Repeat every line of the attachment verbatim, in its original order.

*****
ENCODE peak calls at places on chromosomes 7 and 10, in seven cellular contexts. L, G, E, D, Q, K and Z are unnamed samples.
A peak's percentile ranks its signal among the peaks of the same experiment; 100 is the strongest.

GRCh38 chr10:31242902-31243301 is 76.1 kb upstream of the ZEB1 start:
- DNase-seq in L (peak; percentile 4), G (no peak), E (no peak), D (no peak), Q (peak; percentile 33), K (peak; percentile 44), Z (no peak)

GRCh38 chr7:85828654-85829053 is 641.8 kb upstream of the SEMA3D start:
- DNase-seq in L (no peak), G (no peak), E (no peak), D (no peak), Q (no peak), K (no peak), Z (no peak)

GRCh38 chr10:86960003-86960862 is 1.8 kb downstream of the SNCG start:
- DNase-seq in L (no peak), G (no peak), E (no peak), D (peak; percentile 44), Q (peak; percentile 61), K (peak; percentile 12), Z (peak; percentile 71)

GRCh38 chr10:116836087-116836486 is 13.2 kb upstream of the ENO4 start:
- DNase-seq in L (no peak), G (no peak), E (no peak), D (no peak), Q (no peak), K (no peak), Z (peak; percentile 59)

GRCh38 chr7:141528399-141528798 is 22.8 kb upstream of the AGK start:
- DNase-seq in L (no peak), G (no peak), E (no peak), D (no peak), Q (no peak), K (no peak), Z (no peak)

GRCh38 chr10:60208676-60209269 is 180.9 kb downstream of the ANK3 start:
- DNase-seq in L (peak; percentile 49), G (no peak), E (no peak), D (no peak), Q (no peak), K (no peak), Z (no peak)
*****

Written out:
ENCODE peak calls at places on chromosomes 7 and 10, in seven cellular contexts. L, G, E, D, Q, K and Z are unnamed samples.
A peak's percentile ranks its signal among the peaks of the same experiment; 100 is the strongest.

GRCh38 chr10:31242902-31243301 is 76.1 kb upstream of the ZEB1 start:
- DNase-seq in L (peak; percentile 4), G (no peak), E (no peak), D (no peak), Q (peak; percentile 33), K (peak; percentile 44), Z (no peak)

GRCh38 chr7:85828654-85829053 is 641.8 kb upstream of the SEMA3D start:
- DNase-seq in L (no peak), G (no peak), E (no peak), D (no peak), Q (no peak), K (no peak), Z (no peak)

GRCh38 chr10:86960003-86960862 is 1.8 kb downstream of the SNCG start:
- DNase-seq in L (no peak), G (no peak), E (no peak), D (peak; percentile 44), Q (peak; percentile 61), K (peak; percentile 12), Z (peak; percentile 71)

GRCh38 chr10:116836087-116836486 is 13.2 kb upstream of the ENO4 start:
- DNase-seq in L (no peak), G (no peak), E (no peak), D (no peak), Q (no peak), K (no peak), Z (peak; percentile 59)

GRCh38 chr7:141528399-141528798 is 22.8 kb upstream of the AGK start:
- DNase-seq in L (no peak), G (no peak), E (no peak), D (no peak), Q (no peak), K (no peak), Z (no peak)

GRCh38 chr10:60208676-60209269 is 180.9 kb downstream of the ANK3 start:
- DNase-seq in L (peak; percentile 49), G (no peak), E (no peak), D (no peak), Q (no peak), K (no peak), Z (no peak)